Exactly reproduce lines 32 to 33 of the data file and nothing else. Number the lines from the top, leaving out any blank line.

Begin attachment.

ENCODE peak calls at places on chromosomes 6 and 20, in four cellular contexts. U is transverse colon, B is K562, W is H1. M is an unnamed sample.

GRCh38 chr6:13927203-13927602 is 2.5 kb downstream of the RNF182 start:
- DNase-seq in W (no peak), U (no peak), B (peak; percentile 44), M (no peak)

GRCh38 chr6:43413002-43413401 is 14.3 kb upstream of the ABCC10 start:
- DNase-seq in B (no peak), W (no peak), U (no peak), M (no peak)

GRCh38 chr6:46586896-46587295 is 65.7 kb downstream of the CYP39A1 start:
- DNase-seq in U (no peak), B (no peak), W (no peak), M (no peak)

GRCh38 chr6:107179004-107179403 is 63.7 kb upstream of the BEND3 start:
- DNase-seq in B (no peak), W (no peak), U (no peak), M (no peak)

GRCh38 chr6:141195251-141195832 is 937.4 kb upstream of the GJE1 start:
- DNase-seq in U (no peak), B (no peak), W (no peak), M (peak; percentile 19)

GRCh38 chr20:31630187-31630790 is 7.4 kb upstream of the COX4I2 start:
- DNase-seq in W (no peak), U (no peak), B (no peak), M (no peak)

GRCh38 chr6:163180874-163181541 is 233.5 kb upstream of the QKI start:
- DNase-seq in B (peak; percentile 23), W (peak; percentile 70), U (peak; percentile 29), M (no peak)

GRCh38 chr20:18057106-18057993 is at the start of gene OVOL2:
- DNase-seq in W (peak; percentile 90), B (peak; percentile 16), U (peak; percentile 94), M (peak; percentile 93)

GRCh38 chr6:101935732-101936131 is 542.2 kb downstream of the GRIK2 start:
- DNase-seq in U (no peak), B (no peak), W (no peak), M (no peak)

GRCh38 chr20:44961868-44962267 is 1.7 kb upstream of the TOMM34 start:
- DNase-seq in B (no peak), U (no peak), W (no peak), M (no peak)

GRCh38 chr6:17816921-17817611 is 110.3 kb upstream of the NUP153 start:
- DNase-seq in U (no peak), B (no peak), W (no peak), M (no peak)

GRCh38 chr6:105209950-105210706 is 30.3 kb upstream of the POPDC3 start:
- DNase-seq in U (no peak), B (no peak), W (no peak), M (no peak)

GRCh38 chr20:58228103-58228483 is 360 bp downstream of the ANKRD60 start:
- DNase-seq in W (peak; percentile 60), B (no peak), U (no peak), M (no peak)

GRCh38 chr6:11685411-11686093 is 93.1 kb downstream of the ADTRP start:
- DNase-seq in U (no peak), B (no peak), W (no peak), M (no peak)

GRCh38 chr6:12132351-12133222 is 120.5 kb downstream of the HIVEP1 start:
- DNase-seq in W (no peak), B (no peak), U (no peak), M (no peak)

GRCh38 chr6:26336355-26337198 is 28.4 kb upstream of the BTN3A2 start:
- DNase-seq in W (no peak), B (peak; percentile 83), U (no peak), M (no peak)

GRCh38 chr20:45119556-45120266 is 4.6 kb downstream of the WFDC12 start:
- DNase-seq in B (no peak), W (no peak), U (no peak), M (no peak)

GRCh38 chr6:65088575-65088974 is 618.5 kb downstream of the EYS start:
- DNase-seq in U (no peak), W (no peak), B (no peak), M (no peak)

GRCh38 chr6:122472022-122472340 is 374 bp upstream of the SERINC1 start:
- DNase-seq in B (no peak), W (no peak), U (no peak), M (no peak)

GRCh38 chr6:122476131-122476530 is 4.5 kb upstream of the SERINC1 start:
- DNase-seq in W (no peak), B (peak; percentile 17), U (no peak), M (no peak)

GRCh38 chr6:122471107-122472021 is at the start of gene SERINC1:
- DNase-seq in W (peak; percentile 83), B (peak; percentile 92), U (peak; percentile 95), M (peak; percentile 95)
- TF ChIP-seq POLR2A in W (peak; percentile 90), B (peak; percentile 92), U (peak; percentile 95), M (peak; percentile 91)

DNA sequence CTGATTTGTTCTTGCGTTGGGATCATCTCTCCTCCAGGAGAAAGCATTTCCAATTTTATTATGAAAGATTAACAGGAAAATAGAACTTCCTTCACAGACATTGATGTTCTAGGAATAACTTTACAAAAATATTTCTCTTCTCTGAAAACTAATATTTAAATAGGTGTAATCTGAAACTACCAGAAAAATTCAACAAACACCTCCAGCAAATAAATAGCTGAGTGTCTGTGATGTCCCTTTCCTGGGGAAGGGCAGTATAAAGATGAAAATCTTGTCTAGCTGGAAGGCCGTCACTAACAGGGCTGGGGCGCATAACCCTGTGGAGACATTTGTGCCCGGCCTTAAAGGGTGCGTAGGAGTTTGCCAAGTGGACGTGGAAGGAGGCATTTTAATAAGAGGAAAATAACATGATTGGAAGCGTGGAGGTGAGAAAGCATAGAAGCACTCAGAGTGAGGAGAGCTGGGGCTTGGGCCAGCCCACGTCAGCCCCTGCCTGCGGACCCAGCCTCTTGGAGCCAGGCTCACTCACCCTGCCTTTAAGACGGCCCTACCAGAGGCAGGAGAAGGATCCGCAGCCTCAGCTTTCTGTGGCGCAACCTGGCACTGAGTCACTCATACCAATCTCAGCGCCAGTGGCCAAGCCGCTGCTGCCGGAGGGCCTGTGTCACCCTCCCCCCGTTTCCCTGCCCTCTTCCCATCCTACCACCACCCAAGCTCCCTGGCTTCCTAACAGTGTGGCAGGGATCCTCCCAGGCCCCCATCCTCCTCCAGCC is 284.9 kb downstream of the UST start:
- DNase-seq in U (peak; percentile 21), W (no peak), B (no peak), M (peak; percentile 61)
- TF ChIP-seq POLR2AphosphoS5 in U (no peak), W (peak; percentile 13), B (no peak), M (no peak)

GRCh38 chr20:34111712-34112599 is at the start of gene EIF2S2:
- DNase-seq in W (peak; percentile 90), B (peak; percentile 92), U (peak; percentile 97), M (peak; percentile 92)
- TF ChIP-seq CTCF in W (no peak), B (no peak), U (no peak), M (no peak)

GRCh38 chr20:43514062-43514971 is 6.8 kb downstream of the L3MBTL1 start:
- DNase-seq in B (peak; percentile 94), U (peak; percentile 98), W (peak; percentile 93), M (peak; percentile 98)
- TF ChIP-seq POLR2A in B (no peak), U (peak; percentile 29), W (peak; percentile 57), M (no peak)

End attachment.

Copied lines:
GRCh38 chr6:26336355-26337198 is 28.4 kb upstream of the BTN3A2 start:
- DNase-seq in W (no peak), B (peak; percentile 83), U (no peak), M (no peak)